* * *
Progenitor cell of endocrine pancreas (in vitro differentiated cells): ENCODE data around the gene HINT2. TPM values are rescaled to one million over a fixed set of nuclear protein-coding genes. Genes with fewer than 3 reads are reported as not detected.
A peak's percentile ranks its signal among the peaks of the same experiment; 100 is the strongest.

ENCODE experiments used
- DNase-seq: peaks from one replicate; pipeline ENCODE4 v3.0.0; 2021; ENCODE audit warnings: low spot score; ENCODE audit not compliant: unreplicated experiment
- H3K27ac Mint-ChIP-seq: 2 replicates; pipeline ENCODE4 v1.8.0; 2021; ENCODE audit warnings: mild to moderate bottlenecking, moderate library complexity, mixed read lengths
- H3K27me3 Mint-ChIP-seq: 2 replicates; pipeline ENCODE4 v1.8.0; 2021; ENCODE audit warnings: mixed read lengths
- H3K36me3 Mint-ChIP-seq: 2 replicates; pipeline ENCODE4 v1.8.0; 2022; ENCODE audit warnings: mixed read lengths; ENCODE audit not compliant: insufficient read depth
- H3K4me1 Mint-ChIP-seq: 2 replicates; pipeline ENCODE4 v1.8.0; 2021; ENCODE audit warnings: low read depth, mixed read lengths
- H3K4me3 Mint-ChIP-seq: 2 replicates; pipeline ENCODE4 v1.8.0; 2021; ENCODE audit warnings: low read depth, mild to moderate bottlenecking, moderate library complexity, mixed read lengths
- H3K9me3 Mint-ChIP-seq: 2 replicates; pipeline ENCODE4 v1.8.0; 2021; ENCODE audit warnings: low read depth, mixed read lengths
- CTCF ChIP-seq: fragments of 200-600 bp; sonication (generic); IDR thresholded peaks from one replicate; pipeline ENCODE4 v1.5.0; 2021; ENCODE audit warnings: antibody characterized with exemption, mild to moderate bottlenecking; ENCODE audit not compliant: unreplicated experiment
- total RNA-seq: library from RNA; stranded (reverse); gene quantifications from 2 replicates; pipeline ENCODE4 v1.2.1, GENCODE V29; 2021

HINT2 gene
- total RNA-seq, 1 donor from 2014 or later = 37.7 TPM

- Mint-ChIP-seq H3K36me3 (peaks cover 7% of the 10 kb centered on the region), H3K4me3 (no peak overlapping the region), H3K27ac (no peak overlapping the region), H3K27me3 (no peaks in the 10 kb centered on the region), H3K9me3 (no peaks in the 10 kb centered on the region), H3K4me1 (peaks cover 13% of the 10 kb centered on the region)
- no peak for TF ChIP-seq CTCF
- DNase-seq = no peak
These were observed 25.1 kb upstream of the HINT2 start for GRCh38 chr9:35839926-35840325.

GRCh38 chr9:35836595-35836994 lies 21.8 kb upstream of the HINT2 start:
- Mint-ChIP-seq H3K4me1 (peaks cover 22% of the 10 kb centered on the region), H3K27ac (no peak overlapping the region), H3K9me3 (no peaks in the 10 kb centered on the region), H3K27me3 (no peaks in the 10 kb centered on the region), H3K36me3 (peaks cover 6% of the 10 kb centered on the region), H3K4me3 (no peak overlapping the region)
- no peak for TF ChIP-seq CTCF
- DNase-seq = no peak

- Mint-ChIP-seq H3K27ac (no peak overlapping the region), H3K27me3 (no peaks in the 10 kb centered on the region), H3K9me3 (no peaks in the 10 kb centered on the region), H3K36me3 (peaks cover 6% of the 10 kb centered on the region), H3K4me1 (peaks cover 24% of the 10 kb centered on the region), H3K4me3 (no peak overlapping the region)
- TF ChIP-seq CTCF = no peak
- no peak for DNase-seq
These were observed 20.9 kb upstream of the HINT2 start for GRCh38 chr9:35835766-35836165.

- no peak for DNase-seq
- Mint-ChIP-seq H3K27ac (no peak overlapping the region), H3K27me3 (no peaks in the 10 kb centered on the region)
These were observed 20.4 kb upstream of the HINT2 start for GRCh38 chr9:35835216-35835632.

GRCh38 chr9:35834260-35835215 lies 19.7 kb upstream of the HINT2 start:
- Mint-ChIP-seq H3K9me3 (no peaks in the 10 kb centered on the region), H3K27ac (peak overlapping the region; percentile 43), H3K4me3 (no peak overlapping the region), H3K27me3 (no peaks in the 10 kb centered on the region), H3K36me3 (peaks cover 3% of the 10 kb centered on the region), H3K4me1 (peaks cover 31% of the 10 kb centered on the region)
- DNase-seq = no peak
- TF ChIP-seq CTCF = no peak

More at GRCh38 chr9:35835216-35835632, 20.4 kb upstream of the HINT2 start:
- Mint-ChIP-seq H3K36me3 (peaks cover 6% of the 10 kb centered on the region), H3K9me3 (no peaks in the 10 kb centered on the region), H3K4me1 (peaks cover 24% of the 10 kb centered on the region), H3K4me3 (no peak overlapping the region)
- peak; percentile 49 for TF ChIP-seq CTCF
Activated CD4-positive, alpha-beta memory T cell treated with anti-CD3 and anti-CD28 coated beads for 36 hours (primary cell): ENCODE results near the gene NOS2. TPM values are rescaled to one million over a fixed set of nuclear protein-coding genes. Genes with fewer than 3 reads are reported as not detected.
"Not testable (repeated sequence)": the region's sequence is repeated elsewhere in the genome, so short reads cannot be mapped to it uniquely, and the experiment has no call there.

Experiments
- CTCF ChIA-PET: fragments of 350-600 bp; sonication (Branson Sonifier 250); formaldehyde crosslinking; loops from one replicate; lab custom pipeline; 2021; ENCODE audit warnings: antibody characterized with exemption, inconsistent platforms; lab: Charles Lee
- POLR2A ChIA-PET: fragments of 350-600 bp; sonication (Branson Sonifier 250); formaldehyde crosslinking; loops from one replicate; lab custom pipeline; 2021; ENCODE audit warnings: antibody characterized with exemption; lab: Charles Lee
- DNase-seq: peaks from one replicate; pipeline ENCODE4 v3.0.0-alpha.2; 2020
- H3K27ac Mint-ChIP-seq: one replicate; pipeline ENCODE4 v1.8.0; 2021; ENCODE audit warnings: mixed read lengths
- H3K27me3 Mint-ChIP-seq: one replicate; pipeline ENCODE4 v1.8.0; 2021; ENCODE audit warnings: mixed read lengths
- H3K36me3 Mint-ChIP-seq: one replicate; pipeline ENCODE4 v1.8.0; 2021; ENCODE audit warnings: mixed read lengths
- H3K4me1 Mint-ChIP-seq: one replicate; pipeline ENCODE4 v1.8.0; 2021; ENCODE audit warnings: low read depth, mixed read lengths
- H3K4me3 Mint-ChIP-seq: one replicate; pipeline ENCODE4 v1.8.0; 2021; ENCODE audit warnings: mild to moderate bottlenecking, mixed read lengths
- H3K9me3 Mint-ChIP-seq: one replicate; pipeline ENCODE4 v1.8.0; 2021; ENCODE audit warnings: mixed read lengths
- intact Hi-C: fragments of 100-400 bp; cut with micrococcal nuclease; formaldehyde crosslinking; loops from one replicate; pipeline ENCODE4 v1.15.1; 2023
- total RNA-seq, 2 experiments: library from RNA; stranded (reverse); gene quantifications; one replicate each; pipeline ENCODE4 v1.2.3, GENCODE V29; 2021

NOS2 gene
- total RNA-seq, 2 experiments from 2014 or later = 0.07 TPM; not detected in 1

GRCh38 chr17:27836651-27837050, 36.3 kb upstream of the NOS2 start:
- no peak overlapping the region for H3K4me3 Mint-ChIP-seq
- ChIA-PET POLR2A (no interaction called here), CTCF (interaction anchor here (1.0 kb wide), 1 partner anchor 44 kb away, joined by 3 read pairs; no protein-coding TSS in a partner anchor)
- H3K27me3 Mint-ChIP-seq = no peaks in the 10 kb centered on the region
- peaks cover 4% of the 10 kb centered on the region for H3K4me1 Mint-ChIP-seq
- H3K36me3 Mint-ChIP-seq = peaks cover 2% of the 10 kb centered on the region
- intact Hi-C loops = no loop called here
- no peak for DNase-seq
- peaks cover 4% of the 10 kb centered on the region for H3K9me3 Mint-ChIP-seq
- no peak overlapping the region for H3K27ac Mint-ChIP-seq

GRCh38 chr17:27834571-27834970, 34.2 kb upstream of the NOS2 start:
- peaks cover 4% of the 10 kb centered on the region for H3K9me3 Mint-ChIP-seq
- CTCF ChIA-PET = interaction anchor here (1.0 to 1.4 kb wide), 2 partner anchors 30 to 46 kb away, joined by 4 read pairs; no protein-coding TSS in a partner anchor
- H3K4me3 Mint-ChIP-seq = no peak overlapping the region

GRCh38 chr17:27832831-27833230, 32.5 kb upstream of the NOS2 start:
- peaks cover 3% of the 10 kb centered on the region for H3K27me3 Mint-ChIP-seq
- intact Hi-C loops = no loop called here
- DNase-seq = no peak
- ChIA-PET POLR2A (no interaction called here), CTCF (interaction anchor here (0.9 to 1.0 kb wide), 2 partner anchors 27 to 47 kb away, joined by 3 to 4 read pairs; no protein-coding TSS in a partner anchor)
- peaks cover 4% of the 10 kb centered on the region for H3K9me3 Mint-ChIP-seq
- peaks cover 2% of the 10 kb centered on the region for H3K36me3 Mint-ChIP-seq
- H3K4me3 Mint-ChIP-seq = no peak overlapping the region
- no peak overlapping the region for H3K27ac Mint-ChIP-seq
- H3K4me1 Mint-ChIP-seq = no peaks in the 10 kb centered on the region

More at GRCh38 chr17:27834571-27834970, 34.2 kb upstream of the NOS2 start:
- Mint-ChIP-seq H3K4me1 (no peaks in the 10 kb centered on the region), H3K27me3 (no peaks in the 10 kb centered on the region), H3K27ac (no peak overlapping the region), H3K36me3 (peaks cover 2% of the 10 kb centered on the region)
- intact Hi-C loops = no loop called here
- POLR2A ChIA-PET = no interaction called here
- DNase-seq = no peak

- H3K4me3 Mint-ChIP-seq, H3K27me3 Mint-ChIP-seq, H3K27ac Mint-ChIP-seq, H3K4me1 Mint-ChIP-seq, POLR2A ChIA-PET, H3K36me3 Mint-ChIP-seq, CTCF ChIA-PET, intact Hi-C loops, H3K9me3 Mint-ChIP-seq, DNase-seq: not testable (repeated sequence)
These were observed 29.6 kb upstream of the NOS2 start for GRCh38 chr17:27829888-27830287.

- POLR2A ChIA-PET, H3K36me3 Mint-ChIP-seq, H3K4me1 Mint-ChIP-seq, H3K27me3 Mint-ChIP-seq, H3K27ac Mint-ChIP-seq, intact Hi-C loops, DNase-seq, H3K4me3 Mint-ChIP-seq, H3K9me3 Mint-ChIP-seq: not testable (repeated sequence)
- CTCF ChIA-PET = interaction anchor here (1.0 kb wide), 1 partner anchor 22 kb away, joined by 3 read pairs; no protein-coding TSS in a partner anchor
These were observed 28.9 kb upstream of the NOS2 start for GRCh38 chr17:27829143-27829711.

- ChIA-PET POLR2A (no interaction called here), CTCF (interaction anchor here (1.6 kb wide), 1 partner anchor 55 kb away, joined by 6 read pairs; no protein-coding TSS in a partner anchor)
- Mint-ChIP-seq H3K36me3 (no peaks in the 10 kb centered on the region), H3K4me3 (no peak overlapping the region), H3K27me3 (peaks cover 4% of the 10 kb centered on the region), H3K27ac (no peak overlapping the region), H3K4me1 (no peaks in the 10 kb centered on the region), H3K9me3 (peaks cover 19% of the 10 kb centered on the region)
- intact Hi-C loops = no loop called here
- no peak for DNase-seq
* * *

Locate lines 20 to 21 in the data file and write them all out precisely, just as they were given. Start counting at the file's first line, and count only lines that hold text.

- Mint-ChIP-seq H3K4me1 (peaks cover 22% of the 10 kb centered on the region), H3K27ac (no peak overlapping the region), H3K9me3 (no peaks in the 10 kb centered on the region), H3K27me3 (no peaks in the 10 kb centered on the region), H3K36me3 (peaks cover 6% of the 10 kb centered on the region), H3K4me3 (no peak overlapping the region)
- no peak for TF ChIP-seq CTCF